“Congratulations! You’ve finished a Marathon!” These were the words that were spoken to me as I reached inside myself to run the last hundred yards to the finish line this past Saturday at the North Country Run. It was my third year at this event but my first attempt at the marathon distance of 26.2 miles. God did not design me to be fleet of foot… Let me begin by saying that the North Country Run is incredibly supportive down to the last runner on the course. I have already begun planning to improve on my time next year.
Runner’s World magazine published a compelling article some time ago written by an elite celebrity runner. I was moved by his message in which he commented about the number of times fans with my physical makeup (5’ 8” and 200 plus pounds) would speak to him in awe and congratulate him on a run. He said that he was writing the article to speak to those people. We too often think of the best response after the fact and he wanted to finally get his message out… that he was in awe of them!
He was genetically designed to run. His legs were long; his hips narrow; his chest was large. He acknowledge the training and effort that he put into his running but he also said that he continued to train because it resulted in his winning events. What amazed him were those people who ran and trained and dieted who would always come in at the end of the pack… yet they continued to run.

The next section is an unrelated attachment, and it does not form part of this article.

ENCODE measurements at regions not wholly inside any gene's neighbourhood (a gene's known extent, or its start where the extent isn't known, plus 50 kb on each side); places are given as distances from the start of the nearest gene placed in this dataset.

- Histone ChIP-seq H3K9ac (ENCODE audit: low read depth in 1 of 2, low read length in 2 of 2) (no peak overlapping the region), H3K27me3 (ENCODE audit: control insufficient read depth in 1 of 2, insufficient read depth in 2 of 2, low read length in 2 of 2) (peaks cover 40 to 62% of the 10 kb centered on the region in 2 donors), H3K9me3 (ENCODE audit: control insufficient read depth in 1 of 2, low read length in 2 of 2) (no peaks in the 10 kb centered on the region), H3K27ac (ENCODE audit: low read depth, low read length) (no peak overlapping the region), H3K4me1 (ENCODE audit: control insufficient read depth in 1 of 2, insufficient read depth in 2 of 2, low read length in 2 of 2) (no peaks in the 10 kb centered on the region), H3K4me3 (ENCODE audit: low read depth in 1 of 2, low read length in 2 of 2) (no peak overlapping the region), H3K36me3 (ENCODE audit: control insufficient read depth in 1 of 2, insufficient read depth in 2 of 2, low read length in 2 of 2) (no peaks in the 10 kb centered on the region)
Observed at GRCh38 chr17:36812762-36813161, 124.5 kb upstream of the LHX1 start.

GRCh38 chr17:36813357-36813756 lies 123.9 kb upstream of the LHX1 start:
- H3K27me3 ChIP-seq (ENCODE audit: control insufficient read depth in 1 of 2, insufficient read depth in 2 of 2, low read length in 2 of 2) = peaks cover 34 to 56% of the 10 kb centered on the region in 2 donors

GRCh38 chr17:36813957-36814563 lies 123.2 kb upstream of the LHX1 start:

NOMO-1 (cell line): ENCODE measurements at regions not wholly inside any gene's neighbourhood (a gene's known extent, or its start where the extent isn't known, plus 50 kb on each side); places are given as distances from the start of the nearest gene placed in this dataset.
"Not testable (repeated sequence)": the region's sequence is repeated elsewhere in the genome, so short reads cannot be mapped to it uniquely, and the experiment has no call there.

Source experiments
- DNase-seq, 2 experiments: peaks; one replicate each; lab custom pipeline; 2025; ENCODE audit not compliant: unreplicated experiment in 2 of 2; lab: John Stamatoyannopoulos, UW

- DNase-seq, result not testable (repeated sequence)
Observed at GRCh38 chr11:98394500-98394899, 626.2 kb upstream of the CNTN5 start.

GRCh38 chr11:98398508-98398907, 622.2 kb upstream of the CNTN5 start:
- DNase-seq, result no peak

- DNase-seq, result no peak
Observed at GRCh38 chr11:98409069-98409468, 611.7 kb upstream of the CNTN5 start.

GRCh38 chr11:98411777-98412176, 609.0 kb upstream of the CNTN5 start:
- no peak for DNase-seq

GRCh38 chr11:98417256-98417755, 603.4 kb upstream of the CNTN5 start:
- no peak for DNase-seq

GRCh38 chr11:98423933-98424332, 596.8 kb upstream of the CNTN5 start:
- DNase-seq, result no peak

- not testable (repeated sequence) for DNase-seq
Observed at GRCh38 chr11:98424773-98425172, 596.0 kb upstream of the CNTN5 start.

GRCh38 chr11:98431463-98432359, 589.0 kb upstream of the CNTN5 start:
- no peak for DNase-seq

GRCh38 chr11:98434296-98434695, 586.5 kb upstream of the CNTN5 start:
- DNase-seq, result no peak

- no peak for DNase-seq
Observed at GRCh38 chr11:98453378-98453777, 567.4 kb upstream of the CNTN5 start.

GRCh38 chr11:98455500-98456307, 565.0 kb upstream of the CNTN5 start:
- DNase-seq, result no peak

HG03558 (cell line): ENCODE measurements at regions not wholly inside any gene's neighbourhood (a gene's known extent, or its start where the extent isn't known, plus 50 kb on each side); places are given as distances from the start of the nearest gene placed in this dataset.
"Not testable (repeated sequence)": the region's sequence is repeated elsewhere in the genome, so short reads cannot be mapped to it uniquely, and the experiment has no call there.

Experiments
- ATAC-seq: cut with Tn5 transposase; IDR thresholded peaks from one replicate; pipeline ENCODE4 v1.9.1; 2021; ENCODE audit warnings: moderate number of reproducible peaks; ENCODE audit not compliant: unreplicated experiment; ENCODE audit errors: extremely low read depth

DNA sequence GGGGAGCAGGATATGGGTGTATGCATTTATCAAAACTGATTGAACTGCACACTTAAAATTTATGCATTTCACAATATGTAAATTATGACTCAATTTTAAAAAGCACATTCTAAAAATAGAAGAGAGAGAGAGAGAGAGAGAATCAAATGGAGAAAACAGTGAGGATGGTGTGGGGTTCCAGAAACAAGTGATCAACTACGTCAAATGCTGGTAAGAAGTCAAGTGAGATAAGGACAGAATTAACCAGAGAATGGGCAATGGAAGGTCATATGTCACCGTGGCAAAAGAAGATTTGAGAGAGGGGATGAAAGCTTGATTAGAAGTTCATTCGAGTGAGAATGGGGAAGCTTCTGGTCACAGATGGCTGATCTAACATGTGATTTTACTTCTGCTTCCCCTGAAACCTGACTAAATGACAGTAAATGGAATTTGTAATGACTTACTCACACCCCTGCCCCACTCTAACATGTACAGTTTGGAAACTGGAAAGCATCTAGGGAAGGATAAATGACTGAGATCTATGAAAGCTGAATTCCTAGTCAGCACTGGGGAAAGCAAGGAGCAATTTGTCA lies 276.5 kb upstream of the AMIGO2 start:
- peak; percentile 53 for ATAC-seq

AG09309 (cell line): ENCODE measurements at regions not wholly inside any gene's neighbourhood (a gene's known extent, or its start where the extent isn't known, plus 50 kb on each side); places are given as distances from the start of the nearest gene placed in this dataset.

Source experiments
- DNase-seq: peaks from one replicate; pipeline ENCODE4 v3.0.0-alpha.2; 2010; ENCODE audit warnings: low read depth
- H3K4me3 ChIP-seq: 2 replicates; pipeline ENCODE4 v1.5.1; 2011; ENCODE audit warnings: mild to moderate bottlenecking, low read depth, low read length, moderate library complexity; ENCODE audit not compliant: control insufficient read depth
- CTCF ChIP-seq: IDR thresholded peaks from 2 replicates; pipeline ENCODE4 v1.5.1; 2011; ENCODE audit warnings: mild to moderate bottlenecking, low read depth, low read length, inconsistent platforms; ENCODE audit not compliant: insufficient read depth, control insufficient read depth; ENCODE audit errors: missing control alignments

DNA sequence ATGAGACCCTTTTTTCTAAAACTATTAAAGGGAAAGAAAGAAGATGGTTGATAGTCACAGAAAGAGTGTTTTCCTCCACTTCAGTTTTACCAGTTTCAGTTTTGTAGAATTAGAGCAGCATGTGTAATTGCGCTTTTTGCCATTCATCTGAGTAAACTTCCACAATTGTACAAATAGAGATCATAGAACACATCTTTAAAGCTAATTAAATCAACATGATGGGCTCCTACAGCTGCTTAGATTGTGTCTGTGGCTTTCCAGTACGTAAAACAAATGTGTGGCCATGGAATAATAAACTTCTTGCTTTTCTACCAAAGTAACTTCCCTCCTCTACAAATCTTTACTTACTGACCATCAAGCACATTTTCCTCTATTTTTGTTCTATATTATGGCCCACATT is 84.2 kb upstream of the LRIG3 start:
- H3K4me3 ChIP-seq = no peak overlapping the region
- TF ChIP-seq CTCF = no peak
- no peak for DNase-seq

I read another posted letter from a runner who, because of an injury, ran a much slower pace in an event in which she had regularly been a leader. She was stunned to realize for the first time that for many of the slower runners the cheering crowds were absent; the band was putting away their gear; the tables stocked with water or nutrition were unattended or empty.
I have spoken to some who have made demeaning comments about those of us with less impressive times on a course… one was a pastor! The reality is that those people make up a small, small portion of the running world. We are just prone to hear and dwell on their negativity. How much better would our lives be if we could just let their toxins roll off of us and focus on the positives!
I began the marathon in the back of the pack and after the first mile the group had spread themselves out on the trail. An obvious athlete was just in front of me and he told me to pass him because he was running with an injured ankle and would possibly be pulling out of the event. We began to talk and when he learned that it was my first attempt at a marathon said, “I am going to watch you cross that finish line!” We jogged and walked on level stretches through torrential rain and deep puddles. We bent forward and climbed muddy hills and slid carefully down trails attempting to stay upright… all the while breathing quietly or sharing encouraging words. God sends angels in many forms.
I think he knew what an encouragement that he was to me. He certainly kept me at a faster pace than I would have been otherwise. And it made me think about how many of us might be servants to others whom we encounter. Sharing a positive word; acknowledging our own humanity and frailty; seeing another cross the finish line... I hope that these attributes define all of us in the human race but especially as followers of Christ.
Best wishes to all of you running life’s various marathons!